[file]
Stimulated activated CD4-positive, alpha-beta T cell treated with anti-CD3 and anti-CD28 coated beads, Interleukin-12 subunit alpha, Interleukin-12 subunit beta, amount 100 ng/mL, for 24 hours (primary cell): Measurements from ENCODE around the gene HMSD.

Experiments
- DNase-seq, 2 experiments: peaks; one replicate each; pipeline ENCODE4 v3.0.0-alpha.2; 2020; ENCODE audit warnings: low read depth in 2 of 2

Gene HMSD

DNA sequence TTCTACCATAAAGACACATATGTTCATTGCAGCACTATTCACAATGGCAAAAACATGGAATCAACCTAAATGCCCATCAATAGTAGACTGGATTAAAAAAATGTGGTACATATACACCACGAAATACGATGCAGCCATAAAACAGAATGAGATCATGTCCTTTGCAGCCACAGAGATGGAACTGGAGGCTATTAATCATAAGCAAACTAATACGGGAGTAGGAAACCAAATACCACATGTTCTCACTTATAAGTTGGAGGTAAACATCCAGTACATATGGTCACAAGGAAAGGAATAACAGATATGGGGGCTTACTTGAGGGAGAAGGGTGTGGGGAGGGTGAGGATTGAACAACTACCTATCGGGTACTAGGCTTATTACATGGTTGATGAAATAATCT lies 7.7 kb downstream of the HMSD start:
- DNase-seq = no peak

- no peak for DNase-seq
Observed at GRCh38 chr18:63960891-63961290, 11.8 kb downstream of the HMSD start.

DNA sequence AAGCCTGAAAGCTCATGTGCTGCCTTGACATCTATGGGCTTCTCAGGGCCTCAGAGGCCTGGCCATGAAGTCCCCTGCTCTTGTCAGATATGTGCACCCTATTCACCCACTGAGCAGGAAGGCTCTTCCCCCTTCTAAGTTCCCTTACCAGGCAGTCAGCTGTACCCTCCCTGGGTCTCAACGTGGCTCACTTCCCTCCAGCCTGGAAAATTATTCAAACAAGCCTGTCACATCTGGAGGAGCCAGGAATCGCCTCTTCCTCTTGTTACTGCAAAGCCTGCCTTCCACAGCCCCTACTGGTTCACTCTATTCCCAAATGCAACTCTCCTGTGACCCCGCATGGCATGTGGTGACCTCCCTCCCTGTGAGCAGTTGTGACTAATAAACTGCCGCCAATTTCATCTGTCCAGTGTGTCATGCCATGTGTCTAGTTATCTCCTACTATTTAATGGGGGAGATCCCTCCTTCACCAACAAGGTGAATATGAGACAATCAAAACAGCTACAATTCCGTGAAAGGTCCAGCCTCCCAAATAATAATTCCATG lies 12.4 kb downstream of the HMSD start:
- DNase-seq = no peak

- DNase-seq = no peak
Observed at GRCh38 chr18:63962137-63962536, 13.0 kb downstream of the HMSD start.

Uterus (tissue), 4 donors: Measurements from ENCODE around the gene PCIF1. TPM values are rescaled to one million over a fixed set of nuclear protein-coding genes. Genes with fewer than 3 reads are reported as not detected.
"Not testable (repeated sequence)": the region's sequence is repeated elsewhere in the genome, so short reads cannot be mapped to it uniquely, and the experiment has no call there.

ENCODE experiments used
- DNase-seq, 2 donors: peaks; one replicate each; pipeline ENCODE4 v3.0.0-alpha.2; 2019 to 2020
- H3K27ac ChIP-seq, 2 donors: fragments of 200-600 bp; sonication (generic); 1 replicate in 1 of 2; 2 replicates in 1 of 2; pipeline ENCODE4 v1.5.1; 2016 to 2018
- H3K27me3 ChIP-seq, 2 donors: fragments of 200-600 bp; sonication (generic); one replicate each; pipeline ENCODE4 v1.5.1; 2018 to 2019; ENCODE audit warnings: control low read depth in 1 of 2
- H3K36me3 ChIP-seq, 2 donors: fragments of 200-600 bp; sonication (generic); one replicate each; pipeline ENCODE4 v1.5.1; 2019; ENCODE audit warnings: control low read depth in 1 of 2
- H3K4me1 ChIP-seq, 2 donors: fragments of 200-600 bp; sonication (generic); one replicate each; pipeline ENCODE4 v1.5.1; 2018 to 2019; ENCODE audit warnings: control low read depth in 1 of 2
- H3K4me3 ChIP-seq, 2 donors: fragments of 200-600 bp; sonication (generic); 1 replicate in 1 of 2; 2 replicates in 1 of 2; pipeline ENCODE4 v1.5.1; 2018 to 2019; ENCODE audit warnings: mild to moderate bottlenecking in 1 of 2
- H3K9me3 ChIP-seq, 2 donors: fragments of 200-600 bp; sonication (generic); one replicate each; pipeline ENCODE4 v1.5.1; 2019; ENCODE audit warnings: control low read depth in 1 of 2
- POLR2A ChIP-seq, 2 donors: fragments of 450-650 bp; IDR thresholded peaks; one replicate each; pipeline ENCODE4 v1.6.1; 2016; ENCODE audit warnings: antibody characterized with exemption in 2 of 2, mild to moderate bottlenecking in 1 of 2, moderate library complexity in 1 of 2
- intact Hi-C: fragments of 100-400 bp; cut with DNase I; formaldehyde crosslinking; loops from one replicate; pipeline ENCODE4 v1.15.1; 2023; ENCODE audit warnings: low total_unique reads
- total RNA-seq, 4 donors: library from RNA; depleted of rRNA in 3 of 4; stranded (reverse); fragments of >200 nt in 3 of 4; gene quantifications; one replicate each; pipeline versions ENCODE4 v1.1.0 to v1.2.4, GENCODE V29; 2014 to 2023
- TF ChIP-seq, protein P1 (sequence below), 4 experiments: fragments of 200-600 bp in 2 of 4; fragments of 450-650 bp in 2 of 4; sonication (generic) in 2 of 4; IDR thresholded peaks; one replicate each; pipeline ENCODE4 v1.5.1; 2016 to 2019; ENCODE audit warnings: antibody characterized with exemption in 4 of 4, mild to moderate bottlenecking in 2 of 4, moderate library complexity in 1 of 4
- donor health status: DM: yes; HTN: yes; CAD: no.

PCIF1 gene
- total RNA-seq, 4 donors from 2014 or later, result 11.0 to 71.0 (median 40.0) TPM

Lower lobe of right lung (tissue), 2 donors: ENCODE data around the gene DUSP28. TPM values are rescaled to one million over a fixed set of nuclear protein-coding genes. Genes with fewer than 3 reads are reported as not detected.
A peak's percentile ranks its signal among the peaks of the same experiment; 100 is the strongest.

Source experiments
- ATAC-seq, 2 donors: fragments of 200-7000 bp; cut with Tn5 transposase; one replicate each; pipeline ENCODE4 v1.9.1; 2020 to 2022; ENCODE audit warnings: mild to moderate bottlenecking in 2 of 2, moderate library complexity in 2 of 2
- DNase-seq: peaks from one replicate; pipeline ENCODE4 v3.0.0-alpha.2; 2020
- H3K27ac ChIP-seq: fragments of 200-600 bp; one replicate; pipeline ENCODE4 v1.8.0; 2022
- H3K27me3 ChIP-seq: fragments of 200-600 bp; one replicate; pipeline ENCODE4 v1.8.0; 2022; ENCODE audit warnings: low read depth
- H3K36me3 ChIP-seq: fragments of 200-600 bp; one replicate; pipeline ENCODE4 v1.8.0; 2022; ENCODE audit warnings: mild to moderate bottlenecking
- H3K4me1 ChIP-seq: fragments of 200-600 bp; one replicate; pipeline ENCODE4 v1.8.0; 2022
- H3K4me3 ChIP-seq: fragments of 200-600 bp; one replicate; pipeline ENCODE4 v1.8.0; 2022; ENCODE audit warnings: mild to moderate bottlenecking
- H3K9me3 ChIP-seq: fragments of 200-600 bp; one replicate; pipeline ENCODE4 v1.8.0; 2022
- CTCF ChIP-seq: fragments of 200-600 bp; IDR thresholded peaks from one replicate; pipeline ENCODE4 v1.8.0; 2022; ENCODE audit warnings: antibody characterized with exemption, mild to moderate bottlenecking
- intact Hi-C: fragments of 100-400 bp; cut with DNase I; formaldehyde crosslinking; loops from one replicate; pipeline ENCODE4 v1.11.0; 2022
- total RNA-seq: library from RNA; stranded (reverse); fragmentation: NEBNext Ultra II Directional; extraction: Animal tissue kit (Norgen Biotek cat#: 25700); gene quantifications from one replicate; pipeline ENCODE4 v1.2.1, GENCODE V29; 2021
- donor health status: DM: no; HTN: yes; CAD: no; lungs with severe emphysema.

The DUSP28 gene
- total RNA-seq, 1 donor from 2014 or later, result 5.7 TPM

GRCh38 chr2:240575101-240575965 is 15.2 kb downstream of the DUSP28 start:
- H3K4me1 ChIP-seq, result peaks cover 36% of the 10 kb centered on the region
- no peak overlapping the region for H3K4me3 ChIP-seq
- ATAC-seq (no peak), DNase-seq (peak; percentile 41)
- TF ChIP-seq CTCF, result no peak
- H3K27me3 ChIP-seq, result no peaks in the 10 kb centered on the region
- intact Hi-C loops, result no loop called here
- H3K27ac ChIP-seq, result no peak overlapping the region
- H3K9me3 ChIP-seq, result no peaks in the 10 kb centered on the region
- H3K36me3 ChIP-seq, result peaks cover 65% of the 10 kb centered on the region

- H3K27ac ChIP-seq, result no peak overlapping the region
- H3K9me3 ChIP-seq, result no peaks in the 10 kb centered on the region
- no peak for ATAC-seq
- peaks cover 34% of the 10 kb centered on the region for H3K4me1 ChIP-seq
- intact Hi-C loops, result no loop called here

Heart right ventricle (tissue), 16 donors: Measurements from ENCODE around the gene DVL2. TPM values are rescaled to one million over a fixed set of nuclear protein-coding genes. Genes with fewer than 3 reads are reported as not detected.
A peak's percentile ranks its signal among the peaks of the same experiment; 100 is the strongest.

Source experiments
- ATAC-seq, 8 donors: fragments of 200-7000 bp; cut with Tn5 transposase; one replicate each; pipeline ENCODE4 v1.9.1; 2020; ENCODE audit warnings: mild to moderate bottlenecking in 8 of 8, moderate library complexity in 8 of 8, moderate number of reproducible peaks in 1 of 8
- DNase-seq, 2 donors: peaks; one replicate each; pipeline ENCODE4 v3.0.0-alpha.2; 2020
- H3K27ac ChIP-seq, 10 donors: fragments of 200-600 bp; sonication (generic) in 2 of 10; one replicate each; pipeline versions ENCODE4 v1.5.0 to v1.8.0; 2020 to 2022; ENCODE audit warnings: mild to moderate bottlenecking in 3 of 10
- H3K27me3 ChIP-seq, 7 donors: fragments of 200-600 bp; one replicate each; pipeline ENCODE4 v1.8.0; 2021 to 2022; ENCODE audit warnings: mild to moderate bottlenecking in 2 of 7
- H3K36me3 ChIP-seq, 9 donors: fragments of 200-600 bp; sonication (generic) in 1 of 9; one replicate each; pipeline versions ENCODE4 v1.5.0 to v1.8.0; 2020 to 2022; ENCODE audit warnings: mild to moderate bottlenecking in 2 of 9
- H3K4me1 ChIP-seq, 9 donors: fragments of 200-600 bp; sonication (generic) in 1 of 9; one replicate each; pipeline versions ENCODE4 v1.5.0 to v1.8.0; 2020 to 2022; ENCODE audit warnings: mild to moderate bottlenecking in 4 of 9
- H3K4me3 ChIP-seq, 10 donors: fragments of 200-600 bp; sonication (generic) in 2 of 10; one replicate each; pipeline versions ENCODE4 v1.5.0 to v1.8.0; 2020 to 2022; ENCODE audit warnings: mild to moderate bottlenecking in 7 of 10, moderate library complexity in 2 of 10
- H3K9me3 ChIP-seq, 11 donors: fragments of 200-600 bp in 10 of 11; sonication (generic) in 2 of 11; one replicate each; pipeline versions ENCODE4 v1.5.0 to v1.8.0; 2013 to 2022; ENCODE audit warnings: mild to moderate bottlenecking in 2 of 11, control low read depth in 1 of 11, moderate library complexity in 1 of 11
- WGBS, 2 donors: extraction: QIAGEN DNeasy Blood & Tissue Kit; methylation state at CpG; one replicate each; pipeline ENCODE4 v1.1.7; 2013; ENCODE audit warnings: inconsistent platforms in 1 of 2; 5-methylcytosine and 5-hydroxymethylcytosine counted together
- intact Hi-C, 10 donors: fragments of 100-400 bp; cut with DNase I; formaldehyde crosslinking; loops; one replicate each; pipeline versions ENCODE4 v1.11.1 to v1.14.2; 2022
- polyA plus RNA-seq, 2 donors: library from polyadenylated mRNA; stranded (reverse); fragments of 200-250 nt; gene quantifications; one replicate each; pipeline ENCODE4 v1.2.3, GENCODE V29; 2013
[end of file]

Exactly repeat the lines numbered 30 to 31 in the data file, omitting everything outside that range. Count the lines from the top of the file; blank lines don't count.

Lower lobe of right lung (tissue), 2 donors: ENCODE data around the gene DUSP28. TPM values are rescaled to one million over a fixed set of nuclear protein-coding genes. Genes with fewer than 3 reads are reported as not detected.
A peak's percentile ranks its signal among the peaks of the same experiment; 100 is the strongest.